"If you lusted after me so, why weren't you also in love with me? Can the two feelings really be separate?"—Ariel (Mia Farrow)
Written at the same time as the ambitious and complex Zelig, A Midsummer Night's Sex Comedy is the flip side of everything Woody Allen: pastoral instead of urbane, hasty instead of meticulous, classical instead of jazz.
Facts of the Case
Are we in store for a wedding? We begin with Mendelssohn's wedding processional. Ah, desire. If A Midsummer Night's Sex Comedy can be spotted at all as a Woody Allen film, it is in the obsession with…well, obsession. But Dr. Leopold (Jose Ferrer) does not believe in such silliness: he is a pure empiricist, preferring "fixed substances" to metaphysics and superstition. A pompous pedant right out of a Molière play, Leopold is ripe for a lesson.
And so we gather the players together: Andrew (Woody Allen) is the wacky inventor who jettisoned Wall Street by pitching himself headlong into metaphysical gadgetry, Maxwell (Tony Roberts) is a doctor who regularly sleeps with his patients. But when all these silly men meet in Andrew's home by the river, with their respective women (Mia Farrow as Leopold's fiancé Ariel, Julie Hagerty as Maxwell's assistant Dulcy, and Mary Steenburgen as Andrew's wife Adrian), desire turns out to be the most magical elixir of all.
A Midsummer Night's Sex Comedy can only be taken as farce. Woody borrows from Shakespearean comedy (less the obvious Midsummer Night's Dream than Much Ado About Nothing) and Molière, or even Oscar Wilde. This is deliberate caricature, played over the top by the entire cast—except Mary Steenburgen, who seems a bit too relaxed compared to the fever pitch of the others. Perhaps the signs that this movie is some sort of dream are altogether too conspicuous: all three women look like willowy sisters, with their thin faces and reedy voices. Variations on a theme. Dulcy is raw sexuality; Adrian naïve and nervous; Ariel independent. Once, long ago, Ariel and Adrian had an affair in which she slept with everybody but him, and now she is planning to marry Leopold out of desperation over her age. The line between love and lust, the boundary of desire, blurs.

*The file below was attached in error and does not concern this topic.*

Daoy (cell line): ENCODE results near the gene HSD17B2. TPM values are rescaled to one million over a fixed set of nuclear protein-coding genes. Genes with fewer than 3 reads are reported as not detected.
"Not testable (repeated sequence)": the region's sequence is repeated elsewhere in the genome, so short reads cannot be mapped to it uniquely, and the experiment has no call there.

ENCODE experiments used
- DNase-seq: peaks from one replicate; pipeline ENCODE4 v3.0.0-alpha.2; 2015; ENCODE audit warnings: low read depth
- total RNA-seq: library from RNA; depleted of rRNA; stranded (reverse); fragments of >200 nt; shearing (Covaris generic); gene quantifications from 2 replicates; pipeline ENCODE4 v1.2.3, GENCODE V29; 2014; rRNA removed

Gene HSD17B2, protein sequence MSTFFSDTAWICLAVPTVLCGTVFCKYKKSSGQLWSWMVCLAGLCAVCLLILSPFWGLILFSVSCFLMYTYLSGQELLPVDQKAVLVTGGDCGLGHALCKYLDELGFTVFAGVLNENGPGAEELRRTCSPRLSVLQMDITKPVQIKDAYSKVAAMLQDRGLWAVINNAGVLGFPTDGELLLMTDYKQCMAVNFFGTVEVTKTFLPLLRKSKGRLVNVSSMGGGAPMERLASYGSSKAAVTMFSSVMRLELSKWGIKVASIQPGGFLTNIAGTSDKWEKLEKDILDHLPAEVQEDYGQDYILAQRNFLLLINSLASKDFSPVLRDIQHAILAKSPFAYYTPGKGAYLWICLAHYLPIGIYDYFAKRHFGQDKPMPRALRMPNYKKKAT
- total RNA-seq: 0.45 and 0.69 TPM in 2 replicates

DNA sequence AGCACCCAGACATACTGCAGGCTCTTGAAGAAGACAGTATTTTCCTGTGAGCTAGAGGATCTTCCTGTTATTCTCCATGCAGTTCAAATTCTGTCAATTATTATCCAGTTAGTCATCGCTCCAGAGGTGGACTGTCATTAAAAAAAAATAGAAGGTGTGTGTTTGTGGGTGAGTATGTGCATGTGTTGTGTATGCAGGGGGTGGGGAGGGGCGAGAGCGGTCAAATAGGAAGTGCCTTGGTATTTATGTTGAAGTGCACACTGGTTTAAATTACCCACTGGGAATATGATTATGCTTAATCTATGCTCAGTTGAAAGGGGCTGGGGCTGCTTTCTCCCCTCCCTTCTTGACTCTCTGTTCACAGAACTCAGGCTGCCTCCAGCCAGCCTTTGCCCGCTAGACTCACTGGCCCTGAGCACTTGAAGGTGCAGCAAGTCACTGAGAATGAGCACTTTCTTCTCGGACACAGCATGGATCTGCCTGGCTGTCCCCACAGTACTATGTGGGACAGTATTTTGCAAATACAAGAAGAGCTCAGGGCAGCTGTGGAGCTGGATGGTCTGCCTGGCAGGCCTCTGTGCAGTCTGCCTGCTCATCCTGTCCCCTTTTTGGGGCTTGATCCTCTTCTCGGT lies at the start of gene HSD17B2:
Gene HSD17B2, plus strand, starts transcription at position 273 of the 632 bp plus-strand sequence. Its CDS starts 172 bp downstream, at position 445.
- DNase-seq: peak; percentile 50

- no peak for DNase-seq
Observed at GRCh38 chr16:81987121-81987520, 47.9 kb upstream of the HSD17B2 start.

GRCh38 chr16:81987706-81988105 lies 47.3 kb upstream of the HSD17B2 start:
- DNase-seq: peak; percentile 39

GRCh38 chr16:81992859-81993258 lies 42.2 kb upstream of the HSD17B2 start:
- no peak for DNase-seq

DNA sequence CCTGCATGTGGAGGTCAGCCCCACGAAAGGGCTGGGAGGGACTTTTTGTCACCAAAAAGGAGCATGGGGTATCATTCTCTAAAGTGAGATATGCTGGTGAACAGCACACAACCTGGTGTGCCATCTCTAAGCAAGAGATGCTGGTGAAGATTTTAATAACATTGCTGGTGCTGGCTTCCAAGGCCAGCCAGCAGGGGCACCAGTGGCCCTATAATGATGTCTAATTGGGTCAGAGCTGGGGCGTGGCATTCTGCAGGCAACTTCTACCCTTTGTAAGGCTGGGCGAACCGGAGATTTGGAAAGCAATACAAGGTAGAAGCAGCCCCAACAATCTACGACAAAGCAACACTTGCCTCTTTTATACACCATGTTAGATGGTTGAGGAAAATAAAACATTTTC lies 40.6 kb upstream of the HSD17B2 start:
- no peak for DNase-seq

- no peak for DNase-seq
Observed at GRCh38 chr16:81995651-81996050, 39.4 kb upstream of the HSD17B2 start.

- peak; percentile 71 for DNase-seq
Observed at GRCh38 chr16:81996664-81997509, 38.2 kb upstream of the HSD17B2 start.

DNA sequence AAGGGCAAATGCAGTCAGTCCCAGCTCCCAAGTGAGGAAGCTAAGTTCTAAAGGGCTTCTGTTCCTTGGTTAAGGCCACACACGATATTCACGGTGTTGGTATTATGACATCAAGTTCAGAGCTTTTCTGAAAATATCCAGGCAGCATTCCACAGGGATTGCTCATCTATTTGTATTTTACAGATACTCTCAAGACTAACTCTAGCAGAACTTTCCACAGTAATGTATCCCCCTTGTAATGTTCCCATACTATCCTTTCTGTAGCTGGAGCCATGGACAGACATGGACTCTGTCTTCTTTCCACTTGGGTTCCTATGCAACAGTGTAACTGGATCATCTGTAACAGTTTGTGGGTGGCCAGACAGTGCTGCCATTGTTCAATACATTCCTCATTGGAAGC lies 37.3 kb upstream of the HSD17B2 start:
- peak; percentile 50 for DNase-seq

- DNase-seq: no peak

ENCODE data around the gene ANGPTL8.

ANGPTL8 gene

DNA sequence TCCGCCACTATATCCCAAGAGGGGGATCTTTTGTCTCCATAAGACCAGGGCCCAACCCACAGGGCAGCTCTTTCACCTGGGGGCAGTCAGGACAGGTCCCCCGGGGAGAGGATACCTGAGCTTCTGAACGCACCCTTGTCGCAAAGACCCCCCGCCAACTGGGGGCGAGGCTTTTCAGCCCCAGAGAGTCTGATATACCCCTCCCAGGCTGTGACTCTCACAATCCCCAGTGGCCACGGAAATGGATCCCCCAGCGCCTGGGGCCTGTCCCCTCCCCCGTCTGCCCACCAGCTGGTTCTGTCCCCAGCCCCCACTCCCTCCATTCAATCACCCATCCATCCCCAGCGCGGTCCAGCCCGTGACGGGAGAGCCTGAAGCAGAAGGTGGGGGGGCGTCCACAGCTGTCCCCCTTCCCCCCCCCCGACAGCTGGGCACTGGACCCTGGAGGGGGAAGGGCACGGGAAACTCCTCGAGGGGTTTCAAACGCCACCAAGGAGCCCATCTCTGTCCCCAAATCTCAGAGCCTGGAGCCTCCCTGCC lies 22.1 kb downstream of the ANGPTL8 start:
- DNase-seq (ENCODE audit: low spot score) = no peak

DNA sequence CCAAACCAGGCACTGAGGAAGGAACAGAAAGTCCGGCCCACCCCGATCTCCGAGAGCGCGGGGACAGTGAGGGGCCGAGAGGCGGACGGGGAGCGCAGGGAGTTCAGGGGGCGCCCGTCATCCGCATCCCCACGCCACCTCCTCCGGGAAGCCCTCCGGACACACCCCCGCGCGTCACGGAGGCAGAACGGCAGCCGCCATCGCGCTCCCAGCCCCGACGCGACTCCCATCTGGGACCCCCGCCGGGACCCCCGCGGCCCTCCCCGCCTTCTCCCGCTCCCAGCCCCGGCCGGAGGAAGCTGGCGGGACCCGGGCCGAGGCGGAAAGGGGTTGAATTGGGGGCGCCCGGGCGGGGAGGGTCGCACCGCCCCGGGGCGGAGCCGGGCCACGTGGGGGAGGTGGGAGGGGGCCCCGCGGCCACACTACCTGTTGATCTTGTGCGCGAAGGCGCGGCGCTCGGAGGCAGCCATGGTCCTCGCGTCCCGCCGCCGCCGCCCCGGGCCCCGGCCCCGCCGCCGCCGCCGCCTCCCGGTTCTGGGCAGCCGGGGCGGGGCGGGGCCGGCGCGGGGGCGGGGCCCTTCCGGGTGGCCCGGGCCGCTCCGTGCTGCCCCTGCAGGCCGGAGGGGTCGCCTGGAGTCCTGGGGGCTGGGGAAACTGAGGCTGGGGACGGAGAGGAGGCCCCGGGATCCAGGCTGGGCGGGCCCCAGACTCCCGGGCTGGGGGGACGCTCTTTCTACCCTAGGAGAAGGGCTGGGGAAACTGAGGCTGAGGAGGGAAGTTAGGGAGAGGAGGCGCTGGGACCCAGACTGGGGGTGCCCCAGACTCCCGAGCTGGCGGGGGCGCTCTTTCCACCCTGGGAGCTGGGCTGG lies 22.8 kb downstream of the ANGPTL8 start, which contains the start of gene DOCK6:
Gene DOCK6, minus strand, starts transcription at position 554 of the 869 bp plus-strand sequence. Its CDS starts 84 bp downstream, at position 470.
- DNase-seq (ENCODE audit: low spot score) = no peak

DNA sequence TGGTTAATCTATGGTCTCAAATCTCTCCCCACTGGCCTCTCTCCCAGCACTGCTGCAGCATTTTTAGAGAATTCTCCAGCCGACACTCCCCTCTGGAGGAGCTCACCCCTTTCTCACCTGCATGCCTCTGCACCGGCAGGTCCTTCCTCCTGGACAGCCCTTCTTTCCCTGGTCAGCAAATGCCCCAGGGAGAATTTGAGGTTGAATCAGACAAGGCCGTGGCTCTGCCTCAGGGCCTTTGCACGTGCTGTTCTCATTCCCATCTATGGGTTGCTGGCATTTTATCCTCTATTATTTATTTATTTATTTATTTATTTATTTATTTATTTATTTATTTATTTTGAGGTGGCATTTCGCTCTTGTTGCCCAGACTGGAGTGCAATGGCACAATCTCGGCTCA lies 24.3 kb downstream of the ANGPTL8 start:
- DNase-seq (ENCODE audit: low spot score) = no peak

And the men? Each is part of a whole. Leopold is the superego, controlling and repressed, the side of Woody that favors existentialism over spirituality (a theme more conspicuously explored in his brilliant Crimes And Misdemeanors): ultimately he will be paired with Dulcy, whose "raw energy" balances him—then he will die and become pure spirit, finding his passionate side in the magical forest. After all, this must have a happy ending in which love triumphs, right?
Maxwell is the id, desire without limits, paired up ultimately with Ariel as she releases the desire that she could not feel with Andrew. And Andrew—Woody himself—is the ego, caught between rationality and lust, tempted and tormented, but in the end, left pretty much back where he started, only with his relationship to Adrian strengthened and made more passionate.
All of this is playful and hurried, jumping from one wacky misunderstanding to the next, as is characteristic of farce, even down to the awkward closure that renders everyone happy and fulfilled. But even if the photography (by the legendary Gordon Willis, using his trademark shadowing effects) has a soft and comfortable quality to it, punctuated by warm glows, the timing of everything seems a little bit off. This terrain does not seem particularly conducive to Woody's usual obsessions. Turn of the century Americana, the pastoral environment: the cast feels out of place here. The jokes are stilted, as if we are watching a dress rehearsal while everyone gets a better handle on their characters. Even the mannered prettiness of Mendelssohn seems to suggest a more garden-party variety of love, rather than the edge of lust that the film needs to carry across its point about desire's masterful hold over the soul.
Do I even have to mention that MGM includes no other extras apart from some notes on the insert and a theatrical trailer? Oh well, at least there are English subtitles this time. We're making progress. Maybe next release, we'll get color bars.
So what went wrong with A Midsummer Night's Sex Comedy? Perhaps the entire project was merely Woody's way of biding time while his attention was focused on Zelig. If so, then this film is really the equivalent of doodling in the margins while gathering your thoughts to write something of substance (or more apt for Woody, tooting out a ditty on your clarinet while gathering your wits to play a jazz number). One of Woody Allen's weakest efforts, A Midsummer Night's Sex Comedy is probably worth a look for Woody completists, if only to compare the sort of films he is good at to one where he is working far outside his strengths.
The court orders Mr. Allen to stay safely in the city, where his brands of wry humor and existential despair are more appropriate. And MGM's recidivism has become tiresome: the studio is once again fined for its lack of supplemental materials.
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